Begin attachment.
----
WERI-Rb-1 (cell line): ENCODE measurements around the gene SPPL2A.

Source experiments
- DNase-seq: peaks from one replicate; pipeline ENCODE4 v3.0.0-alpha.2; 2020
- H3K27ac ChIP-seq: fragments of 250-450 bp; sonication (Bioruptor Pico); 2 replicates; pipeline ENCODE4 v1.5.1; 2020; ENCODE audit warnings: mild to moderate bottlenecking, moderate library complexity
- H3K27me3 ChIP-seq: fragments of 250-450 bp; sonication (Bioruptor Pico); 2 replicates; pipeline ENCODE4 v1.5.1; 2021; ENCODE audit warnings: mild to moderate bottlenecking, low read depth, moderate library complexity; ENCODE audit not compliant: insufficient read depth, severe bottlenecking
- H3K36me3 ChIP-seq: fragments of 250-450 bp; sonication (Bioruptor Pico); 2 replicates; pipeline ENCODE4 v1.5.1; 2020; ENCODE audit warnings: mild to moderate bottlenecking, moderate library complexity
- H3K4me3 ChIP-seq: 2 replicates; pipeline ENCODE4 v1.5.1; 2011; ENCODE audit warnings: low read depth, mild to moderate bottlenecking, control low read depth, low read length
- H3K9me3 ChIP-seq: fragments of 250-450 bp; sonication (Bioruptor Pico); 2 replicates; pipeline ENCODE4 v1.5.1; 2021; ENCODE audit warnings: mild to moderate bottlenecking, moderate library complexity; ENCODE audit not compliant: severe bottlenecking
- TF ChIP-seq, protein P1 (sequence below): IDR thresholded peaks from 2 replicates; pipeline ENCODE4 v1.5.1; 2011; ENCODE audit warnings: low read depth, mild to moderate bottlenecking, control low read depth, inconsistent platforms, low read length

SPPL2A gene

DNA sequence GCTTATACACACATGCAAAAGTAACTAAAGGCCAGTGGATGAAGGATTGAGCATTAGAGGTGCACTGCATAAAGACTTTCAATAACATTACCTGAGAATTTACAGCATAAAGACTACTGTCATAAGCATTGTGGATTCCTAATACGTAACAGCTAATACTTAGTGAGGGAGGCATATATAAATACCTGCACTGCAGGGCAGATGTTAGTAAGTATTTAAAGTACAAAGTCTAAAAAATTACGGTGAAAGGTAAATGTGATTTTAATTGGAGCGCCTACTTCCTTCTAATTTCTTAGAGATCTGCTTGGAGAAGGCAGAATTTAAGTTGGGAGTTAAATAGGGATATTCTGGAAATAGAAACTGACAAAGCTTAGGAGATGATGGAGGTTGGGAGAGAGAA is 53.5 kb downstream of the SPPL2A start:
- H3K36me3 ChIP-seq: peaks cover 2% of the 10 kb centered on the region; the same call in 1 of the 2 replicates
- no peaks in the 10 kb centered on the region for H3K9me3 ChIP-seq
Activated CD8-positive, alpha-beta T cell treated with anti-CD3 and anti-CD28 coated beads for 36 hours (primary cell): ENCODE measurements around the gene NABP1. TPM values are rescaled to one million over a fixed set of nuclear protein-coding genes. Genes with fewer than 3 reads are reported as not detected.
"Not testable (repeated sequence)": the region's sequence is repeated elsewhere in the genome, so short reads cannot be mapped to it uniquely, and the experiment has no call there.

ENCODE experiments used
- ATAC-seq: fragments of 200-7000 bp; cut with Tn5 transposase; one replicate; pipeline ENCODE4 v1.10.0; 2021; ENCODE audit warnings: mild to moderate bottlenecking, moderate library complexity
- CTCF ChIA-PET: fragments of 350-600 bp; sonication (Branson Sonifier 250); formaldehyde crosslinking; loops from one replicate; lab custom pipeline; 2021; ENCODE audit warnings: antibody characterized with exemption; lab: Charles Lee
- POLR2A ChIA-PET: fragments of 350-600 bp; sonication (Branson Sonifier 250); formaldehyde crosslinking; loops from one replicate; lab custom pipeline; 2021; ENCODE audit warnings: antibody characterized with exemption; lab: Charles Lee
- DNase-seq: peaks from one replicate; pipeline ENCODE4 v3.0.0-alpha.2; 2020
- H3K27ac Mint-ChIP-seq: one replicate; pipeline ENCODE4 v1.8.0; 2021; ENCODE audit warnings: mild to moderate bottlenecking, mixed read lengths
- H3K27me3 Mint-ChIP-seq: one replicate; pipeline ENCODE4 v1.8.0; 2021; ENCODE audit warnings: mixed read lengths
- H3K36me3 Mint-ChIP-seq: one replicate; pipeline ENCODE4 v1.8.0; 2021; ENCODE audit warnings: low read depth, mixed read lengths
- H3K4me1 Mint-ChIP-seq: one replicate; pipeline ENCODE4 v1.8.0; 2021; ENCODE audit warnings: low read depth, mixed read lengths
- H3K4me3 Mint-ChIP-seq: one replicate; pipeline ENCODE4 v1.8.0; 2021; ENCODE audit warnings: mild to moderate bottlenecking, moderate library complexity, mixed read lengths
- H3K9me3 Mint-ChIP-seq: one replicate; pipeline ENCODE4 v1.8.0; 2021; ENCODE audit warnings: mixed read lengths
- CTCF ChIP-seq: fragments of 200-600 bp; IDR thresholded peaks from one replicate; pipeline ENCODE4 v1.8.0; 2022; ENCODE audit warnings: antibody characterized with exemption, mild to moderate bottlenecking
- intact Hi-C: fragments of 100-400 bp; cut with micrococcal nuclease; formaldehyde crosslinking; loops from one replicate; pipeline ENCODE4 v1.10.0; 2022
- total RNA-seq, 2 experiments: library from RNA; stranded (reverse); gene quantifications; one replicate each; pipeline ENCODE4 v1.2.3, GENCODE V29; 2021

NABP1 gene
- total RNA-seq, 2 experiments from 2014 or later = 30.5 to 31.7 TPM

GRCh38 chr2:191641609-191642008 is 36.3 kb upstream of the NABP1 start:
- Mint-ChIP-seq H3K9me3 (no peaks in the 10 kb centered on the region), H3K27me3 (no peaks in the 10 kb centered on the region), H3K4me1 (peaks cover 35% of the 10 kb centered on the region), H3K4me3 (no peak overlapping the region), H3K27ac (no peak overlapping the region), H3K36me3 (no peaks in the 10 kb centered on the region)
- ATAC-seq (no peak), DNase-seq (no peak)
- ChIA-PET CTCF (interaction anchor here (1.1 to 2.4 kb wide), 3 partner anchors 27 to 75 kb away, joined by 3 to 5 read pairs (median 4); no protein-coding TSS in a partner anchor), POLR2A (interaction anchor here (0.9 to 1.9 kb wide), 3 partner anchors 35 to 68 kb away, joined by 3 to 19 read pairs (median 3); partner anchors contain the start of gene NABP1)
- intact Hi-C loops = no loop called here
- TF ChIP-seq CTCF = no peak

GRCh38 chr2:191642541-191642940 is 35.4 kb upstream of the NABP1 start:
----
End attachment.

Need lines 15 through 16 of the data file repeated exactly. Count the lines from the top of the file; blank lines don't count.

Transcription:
"Not testable (repeated sequence)": the region's sequence is repeated elsewhere in the genome, so short reads cannot be mapped to it uniquely, and the experiment has no call there.

ENCODE experiments used